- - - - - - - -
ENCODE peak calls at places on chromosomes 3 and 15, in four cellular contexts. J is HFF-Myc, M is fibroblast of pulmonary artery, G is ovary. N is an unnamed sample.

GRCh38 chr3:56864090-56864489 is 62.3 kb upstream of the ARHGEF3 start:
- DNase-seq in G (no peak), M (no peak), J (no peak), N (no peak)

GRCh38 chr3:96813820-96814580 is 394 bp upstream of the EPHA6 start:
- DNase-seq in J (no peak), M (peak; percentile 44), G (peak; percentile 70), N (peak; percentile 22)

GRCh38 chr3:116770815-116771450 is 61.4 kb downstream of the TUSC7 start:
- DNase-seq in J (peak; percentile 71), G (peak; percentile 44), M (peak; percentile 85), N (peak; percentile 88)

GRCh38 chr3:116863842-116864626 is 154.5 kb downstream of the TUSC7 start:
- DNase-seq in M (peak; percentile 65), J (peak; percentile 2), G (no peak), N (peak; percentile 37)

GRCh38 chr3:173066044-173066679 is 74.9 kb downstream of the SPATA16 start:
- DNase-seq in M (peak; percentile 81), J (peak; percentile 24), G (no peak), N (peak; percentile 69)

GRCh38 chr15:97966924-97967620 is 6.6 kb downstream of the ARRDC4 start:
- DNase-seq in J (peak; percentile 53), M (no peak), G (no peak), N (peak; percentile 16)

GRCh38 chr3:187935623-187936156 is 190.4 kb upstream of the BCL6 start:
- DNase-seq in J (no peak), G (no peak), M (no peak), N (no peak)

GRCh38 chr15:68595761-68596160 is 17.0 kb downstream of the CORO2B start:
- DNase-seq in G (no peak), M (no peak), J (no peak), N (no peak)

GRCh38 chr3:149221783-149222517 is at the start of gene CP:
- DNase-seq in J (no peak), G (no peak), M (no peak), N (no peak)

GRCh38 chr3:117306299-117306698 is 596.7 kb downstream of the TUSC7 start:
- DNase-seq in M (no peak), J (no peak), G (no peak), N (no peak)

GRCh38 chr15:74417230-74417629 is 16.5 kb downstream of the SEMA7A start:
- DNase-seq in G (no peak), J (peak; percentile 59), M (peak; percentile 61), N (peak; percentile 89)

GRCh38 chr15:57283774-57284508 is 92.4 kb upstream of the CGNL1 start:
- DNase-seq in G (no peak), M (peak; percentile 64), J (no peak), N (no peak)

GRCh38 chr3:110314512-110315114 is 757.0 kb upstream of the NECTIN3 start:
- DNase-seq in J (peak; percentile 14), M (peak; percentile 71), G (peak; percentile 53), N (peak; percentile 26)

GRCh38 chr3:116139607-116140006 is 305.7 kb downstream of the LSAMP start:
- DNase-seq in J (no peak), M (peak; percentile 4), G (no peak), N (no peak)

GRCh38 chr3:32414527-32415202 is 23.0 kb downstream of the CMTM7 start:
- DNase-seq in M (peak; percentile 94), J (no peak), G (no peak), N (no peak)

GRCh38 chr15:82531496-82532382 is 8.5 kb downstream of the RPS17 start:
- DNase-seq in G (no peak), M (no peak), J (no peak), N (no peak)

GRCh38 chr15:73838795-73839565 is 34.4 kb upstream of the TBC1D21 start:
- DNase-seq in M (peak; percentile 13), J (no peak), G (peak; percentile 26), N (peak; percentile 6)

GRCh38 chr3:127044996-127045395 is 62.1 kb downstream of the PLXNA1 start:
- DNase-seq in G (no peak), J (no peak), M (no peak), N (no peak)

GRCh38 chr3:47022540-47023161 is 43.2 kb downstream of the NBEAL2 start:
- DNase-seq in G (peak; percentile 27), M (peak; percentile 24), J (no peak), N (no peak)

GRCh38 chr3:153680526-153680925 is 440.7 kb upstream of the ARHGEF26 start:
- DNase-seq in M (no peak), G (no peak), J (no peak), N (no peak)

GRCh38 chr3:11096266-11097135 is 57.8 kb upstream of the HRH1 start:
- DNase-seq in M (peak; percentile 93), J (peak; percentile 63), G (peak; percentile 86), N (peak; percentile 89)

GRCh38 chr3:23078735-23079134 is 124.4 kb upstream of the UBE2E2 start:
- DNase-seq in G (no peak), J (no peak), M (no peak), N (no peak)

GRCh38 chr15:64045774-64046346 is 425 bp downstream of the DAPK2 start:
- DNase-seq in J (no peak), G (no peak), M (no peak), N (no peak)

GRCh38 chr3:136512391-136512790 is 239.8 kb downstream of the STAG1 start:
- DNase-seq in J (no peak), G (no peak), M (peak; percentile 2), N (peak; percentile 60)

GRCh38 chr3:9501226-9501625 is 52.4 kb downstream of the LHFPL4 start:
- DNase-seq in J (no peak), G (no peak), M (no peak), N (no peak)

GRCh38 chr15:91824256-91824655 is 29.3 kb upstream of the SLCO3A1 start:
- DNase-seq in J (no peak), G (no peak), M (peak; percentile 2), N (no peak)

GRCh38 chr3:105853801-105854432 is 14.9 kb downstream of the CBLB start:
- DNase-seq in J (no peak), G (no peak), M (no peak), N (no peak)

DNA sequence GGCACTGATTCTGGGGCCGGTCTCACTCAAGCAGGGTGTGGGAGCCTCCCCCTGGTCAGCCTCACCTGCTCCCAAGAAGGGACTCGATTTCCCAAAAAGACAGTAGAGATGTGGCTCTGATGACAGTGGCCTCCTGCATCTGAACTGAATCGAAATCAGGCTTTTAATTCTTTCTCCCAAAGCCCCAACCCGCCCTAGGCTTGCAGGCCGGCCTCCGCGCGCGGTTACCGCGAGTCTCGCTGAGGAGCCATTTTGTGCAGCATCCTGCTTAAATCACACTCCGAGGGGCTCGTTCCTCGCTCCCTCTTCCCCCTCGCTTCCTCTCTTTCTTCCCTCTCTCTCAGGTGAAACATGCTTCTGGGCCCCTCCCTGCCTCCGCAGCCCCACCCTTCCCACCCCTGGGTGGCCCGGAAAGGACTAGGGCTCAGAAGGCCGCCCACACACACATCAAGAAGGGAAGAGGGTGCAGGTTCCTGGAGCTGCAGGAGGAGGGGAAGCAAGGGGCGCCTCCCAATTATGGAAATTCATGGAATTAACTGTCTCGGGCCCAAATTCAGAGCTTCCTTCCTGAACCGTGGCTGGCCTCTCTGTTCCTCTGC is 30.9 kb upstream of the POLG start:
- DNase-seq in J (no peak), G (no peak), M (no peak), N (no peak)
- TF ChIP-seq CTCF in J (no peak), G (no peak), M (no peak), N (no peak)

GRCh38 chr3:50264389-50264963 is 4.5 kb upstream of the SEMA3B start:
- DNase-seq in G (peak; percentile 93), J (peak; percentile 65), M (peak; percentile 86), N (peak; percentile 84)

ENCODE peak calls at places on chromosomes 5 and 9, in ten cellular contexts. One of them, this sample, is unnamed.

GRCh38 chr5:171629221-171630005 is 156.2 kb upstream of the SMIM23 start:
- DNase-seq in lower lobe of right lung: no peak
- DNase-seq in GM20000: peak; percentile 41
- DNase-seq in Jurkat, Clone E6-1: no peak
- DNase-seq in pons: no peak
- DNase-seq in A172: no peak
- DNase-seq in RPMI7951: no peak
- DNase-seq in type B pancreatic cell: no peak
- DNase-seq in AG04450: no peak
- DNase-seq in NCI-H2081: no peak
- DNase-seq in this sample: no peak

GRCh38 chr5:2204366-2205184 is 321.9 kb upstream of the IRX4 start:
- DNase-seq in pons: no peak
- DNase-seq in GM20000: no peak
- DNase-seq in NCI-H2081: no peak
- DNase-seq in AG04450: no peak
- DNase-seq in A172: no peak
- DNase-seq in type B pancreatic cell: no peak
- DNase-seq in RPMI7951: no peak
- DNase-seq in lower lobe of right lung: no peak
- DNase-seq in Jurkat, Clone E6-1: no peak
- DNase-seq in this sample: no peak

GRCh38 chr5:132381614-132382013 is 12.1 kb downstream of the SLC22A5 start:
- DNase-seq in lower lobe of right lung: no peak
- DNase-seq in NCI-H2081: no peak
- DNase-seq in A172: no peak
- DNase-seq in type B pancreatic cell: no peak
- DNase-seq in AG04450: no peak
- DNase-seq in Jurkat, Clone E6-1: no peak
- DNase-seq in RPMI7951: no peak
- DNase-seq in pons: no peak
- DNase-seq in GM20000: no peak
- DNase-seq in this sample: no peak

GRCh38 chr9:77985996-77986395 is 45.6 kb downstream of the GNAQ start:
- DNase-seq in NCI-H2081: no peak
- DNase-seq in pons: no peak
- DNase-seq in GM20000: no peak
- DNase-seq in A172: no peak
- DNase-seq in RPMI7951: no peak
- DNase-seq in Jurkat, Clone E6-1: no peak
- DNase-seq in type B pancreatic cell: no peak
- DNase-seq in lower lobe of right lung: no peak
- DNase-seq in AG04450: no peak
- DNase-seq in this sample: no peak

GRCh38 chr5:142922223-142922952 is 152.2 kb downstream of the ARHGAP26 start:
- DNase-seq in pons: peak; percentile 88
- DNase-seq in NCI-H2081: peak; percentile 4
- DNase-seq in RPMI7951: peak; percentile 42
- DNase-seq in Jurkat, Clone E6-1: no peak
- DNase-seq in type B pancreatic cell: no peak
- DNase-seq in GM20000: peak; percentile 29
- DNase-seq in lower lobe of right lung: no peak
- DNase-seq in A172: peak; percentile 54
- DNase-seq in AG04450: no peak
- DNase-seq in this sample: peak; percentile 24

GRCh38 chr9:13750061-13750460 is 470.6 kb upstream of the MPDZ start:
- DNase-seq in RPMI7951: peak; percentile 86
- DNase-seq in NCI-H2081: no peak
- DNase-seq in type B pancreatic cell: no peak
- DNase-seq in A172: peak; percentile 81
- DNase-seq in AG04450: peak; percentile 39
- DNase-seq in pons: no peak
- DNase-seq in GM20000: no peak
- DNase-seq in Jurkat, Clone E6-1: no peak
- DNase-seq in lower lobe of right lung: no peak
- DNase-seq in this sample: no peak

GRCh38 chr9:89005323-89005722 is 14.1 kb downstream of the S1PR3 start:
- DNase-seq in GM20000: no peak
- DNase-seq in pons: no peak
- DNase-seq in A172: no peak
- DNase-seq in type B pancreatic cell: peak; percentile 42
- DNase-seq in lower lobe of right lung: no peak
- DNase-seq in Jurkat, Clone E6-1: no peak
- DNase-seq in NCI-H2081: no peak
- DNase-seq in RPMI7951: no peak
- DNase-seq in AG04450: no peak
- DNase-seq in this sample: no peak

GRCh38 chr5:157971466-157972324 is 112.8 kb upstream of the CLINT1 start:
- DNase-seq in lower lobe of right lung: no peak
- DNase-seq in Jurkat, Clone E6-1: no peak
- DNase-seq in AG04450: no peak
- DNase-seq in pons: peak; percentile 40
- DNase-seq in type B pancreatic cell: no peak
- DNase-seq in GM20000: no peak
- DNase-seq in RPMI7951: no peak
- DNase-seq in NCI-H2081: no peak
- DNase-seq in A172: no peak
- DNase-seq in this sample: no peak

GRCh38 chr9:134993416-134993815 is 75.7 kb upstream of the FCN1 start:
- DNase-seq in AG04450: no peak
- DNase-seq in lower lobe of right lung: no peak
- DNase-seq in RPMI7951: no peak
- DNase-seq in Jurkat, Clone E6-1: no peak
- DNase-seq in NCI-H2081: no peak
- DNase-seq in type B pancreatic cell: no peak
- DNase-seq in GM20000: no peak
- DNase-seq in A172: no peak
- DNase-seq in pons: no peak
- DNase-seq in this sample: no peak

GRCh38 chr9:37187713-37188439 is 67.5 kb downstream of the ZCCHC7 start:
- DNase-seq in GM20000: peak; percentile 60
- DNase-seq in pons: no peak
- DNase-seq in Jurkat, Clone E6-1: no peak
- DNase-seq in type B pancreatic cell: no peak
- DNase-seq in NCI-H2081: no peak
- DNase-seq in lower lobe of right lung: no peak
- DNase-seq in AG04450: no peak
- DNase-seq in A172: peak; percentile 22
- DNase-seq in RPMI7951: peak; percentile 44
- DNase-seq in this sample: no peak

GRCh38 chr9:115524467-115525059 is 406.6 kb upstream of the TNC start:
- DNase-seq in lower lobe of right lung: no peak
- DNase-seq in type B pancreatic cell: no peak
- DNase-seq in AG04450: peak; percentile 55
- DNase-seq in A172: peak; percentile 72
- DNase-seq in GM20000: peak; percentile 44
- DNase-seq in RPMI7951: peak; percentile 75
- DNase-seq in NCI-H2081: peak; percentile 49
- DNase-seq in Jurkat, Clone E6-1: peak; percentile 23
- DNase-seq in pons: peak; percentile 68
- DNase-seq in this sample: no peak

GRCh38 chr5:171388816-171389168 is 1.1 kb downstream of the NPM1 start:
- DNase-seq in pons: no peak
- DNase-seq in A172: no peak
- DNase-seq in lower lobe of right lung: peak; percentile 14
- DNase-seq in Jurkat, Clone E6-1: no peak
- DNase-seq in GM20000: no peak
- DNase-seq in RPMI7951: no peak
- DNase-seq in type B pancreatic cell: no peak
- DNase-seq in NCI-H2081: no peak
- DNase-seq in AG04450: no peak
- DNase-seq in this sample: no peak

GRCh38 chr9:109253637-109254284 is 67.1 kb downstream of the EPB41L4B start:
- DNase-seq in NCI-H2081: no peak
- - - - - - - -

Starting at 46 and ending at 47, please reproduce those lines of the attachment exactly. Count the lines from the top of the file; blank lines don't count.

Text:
GRCh38 chr15:64045774-64046346 is 425 bp downstream of the DAPK2 start:
- DNase-seq in J (no peak), G (no peak), M (no peak), N (no peak)